As we continue our mission to explain theory essentials, we take a look at the most important chords of all…
Every style of music uses major chords - for many players, the first thing they learn is a handful of these essential shapes. Still, once you get ‘under the hood’ there’s a lot to learn, and it’s not always confined to rhythm playing either; breaking chords down into individual notes is also great for folky fingerstyle and melodic lead solos.
Last month, we looked at the structure of the major scale and this information will help you understand major chords because they are built from three notes of this vital scale. Read on as we break it down for you.
1. Use three notes from the major scale
Major chords (such as C, D, A, and so on) comprise just three notes: the first, third and fifth notes from their major scales. So, a C major chord uses C, E and G notes.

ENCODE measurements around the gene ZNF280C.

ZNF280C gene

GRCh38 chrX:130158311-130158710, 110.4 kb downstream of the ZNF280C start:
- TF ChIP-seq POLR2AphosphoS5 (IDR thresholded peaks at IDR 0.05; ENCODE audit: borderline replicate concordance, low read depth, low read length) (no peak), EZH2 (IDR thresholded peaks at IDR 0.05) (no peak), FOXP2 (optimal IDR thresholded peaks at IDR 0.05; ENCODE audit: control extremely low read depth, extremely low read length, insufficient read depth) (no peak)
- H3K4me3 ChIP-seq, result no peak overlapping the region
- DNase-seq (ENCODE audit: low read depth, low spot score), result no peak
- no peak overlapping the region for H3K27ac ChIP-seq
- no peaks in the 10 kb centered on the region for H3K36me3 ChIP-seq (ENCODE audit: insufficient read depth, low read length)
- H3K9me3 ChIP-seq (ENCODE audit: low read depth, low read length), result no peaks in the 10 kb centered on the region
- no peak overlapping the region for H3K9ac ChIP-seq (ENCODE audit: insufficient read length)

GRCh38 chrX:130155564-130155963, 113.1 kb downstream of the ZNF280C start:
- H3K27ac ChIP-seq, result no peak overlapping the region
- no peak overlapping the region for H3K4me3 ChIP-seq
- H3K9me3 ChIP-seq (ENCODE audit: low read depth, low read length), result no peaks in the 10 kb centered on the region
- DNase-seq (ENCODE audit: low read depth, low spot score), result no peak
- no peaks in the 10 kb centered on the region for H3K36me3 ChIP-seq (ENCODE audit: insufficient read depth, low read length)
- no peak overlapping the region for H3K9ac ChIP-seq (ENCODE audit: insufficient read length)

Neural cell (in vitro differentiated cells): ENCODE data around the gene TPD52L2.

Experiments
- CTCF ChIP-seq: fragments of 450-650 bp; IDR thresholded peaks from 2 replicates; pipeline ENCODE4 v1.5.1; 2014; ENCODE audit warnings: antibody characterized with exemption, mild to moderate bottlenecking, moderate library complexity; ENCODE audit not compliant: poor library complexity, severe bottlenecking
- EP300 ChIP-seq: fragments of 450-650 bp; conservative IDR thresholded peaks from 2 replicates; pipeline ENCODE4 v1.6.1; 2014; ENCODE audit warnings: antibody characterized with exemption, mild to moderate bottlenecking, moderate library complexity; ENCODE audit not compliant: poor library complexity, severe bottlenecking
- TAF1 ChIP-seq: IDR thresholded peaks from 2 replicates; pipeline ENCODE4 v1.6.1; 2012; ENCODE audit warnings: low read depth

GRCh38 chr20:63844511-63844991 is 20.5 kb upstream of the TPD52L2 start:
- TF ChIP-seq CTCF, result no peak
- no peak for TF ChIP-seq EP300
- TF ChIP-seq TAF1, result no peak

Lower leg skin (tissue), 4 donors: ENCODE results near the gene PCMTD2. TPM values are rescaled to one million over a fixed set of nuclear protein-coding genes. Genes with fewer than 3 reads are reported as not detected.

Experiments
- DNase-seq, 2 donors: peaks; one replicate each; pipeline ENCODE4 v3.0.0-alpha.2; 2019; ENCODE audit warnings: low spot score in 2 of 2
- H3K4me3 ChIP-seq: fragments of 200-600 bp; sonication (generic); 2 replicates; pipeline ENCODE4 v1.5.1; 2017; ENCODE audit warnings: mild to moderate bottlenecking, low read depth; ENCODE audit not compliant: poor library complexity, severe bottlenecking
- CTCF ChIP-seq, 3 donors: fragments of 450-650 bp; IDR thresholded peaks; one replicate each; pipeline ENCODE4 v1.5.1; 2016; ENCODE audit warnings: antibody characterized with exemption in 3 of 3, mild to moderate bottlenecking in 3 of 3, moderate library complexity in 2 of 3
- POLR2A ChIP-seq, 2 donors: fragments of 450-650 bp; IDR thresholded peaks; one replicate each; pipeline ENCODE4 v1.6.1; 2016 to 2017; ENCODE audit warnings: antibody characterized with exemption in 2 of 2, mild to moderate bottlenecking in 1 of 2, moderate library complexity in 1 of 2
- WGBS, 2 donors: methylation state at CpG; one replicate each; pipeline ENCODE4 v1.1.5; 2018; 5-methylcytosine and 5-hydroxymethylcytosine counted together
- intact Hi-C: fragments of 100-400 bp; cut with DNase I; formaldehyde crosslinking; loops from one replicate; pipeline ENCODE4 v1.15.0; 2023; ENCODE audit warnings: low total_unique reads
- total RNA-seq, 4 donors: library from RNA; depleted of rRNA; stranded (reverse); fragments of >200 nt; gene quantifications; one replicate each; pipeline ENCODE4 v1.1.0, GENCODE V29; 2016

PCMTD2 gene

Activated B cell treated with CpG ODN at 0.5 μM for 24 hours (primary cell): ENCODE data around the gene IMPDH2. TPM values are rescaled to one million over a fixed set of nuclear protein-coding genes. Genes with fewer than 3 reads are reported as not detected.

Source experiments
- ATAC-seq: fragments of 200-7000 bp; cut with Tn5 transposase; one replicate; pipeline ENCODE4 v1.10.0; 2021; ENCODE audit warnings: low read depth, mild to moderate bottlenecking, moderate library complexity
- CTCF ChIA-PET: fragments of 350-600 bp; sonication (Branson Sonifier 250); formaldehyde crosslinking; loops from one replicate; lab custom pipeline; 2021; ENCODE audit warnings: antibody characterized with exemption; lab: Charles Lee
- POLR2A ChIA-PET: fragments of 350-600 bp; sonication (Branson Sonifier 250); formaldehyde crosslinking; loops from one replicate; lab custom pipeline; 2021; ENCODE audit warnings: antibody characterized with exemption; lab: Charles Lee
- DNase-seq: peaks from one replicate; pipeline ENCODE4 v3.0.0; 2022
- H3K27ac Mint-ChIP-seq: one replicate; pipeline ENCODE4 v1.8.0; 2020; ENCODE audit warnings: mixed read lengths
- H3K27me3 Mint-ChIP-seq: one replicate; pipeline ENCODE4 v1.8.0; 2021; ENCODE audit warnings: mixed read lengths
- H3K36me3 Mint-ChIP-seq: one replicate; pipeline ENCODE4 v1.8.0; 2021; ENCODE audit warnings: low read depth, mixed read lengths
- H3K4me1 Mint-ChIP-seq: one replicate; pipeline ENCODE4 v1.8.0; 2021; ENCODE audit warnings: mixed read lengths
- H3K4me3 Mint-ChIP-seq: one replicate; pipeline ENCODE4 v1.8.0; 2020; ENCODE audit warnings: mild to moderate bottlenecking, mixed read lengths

Play through the scale, then, to work out the notes of the chord, play the 1st, 3rd and 5th notes (C, E and G). Try moving down a fret to work out the notes of B major.
2. Play the three notes at once
Learning chord notes from the scale we've just looked at has one problem: the 3rd and 5th intervals are on the same string, so can’t be played at the same time. Obviously you need to use three strings if you want to play a chord.
We’ve arranged the C, E and G notes into a chord here, played with a simple Ed Sheeran-esque rhythm. When played as a three-note shape with the notes , it is called a ‘triad’.
3. Double up on certain notes
A lot of chords have more than three notes. No surprises there - the guitar has six strings, after all. As long as you play a mixture of the first, third and fifth notes (usually with the root as the lowest note) then it is a major chord.
This simple strummed rhythm is based on an open C chord. There are five notes in the open C - a mixture of the crucial first, third and fifth C, E and G notes.